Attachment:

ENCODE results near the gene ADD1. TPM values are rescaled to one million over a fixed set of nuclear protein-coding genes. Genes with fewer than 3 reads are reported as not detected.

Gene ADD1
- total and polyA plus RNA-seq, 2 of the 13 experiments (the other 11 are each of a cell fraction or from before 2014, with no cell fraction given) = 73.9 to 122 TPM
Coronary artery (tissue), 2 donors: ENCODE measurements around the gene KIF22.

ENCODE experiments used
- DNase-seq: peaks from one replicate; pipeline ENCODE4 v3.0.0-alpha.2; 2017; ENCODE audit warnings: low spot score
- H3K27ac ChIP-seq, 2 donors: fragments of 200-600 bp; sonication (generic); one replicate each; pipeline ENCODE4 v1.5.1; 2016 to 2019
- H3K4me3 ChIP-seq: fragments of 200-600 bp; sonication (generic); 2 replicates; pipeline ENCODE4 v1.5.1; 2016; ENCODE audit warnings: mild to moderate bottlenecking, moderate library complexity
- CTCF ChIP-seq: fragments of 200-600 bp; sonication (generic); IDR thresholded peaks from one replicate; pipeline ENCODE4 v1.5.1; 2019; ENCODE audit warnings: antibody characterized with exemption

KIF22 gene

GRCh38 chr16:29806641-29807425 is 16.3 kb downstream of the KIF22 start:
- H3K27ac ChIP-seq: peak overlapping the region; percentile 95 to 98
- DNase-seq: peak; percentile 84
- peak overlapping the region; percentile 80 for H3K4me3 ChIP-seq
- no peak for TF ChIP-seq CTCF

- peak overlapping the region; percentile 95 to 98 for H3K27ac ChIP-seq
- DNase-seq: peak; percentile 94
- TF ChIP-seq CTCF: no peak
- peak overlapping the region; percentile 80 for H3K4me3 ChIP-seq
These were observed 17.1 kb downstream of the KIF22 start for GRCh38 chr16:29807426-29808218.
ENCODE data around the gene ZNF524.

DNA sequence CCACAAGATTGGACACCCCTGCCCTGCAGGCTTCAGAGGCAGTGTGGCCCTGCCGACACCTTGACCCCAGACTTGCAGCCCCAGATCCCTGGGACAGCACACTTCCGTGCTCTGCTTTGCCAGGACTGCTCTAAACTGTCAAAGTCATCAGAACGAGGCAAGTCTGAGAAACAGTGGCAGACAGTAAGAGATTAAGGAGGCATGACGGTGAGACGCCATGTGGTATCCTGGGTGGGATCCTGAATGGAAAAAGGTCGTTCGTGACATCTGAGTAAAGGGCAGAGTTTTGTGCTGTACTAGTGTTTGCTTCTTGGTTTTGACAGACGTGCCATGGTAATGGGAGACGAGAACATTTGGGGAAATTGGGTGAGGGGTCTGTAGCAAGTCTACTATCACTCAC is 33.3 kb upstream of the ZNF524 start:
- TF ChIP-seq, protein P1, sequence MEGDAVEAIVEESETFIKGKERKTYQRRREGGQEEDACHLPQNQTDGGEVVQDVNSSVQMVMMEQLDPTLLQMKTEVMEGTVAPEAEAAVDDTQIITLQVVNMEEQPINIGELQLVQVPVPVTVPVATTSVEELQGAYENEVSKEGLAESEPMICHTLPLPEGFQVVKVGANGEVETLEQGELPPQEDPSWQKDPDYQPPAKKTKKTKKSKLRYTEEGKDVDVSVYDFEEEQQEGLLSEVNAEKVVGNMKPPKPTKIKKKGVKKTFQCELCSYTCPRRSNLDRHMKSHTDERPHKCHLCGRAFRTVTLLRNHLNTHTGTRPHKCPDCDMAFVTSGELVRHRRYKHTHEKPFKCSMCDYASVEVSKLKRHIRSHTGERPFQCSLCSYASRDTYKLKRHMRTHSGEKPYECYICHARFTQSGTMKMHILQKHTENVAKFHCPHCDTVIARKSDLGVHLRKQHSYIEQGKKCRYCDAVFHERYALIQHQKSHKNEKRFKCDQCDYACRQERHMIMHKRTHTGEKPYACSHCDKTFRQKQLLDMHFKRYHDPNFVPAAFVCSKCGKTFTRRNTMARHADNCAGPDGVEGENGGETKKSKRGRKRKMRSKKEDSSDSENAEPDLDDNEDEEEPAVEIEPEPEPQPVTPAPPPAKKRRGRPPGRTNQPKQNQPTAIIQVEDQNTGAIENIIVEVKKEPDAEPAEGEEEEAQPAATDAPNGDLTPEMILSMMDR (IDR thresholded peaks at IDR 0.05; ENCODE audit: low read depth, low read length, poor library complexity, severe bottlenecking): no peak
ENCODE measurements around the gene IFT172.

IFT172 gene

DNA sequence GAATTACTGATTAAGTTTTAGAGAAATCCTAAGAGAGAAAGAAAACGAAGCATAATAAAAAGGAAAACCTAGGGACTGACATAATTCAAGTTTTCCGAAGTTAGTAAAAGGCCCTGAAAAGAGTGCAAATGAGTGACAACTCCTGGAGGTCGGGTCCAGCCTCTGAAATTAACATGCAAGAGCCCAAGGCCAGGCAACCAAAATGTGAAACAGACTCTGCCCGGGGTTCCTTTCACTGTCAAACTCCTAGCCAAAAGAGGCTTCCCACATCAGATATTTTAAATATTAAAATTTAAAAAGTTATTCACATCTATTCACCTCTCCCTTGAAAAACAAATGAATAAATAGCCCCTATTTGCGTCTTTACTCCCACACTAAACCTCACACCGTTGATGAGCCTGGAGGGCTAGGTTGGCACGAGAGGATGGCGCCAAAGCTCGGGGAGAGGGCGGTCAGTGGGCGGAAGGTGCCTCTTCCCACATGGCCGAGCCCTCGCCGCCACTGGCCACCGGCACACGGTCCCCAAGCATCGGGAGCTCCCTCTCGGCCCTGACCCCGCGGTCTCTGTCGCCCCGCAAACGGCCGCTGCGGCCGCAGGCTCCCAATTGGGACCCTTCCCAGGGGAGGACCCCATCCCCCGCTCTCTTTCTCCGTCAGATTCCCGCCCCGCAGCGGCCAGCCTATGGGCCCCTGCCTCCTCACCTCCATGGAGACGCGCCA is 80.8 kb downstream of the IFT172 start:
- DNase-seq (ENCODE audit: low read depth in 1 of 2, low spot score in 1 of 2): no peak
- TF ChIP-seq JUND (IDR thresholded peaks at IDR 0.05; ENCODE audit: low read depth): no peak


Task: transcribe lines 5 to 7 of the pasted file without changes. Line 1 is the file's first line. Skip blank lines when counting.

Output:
ENCODE experiments used
- DNase-seq: peaks from one replicate; pipeline ENCODE4 v3.0.0-alpha.2; 2017; ENCODE audit warnings: low spot score
- H3K27ac ChIP-seq, 2 donors: fragments of 200-600 bp; sonication (generic); one replicate each; pipeline ENCODE4 v1.5.1; 2016 to 2019